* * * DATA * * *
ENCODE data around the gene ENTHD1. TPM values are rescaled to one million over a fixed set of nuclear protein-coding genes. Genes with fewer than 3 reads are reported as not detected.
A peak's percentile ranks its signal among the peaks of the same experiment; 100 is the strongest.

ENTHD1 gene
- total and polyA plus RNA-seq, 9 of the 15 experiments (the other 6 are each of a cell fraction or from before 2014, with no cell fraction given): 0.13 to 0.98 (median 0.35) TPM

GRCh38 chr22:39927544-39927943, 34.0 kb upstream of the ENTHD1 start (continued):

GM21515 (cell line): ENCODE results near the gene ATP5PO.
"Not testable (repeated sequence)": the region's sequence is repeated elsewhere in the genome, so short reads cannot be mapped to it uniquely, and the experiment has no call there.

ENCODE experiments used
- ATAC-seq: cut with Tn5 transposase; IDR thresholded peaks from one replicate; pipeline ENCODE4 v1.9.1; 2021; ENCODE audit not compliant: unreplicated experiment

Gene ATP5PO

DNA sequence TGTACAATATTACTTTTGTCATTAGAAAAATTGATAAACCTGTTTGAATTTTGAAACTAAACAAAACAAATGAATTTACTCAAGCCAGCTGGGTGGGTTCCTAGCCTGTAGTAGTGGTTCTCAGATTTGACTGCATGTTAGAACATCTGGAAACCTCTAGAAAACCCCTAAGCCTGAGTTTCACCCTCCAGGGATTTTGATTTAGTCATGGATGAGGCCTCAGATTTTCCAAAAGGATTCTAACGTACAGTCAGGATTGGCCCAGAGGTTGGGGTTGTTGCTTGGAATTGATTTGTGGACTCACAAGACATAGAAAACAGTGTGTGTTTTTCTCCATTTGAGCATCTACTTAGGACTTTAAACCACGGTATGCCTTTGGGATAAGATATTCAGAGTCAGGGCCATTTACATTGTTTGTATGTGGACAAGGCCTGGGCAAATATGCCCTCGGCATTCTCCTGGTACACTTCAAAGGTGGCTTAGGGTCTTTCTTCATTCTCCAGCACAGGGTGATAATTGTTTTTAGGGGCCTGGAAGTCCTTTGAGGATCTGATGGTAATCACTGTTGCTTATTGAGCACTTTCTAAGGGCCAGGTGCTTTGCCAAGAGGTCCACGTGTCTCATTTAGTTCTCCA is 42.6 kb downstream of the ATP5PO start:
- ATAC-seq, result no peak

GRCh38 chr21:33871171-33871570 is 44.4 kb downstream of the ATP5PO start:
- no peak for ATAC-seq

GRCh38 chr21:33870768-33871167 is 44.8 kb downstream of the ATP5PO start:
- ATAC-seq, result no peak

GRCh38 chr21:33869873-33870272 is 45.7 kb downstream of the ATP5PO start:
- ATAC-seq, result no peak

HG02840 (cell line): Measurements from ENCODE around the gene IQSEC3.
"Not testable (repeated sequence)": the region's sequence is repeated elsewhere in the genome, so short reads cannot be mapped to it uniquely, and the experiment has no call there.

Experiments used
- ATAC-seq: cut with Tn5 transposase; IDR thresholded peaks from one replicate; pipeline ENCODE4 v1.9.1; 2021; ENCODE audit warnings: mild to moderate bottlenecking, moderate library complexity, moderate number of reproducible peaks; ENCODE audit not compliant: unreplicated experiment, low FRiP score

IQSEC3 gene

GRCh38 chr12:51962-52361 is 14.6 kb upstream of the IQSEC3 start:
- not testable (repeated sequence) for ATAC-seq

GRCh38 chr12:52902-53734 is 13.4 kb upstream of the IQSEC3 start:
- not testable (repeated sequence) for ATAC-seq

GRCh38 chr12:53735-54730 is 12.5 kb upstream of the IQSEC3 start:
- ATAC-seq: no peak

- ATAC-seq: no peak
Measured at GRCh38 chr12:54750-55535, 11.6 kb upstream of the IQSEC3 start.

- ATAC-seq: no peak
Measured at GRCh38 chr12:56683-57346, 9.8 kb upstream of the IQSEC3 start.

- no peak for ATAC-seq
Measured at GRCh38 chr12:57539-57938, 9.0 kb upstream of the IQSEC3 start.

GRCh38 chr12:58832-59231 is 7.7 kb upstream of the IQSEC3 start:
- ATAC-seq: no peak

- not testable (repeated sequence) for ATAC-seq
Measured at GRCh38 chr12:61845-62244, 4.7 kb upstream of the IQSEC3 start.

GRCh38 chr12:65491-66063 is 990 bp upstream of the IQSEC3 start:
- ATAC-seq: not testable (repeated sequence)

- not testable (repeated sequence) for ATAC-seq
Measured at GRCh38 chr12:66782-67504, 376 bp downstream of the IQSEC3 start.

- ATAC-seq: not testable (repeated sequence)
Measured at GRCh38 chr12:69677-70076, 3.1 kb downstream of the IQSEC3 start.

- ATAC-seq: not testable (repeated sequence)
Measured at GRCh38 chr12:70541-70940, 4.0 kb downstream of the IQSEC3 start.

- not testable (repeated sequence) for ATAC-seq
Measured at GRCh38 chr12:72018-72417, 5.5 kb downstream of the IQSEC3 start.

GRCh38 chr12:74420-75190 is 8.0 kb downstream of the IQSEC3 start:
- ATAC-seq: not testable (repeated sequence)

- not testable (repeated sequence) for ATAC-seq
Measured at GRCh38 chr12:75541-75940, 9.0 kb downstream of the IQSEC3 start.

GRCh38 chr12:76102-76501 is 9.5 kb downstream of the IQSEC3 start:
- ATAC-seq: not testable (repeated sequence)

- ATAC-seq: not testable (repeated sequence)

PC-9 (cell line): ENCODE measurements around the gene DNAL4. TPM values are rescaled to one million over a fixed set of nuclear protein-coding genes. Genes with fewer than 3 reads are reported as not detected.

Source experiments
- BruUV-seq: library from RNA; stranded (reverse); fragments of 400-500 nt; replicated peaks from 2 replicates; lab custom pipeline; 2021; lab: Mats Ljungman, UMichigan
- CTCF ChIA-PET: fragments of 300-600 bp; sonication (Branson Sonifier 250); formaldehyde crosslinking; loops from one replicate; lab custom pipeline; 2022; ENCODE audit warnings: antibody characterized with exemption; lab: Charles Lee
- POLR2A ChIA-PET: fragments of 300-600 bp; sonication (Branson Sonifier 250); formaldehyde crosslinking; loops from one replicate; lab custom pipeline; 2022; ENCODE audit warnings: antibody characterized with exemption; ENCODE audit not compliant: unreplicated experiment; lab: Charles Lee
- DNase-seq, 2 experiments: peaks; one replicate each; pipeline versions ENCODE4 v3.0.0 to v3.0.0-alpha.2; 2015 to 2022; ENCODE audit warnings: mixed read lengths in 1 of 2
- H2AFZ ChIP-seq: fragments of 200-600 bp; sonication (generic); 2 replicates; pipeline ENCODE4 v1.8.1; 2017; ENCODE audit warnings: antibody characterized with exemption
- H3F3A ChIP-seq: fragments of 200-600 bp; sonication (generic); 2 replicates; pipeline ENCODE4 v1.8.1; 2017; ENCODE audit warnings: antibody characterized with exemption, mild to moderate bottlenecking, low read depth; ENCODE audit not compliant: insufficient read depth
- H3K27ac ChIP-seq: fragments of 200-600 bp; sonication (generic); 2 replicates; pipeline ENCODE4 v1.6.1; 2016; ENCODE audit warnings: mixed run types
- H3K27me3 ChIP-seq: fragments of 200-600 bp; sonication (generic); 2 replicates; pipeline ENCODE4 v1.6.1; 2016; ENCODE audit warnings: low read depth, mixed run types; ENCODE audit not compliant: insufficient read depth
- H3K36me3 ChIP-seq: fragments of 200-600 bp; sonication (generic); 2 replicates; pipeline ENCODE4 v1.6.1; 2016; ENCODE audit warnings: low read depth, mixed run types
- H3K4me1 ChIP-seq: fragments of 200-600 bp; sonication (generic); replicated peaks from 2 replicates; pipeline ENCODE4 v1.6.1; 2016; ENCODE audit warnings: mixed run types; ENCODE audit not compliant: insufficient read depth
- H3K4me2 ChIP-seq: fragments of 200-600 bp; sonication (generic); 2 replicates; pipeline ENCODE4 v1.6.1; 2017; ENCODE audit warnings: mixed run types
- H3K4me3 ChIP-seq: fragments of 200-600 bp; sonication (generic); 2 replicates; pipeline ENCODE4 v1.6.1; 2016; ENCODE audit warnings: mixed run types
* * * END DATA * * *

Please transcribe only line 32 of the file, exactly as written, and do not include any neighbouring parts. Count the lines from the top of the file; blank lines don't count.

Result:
- ATAC-seq: no peak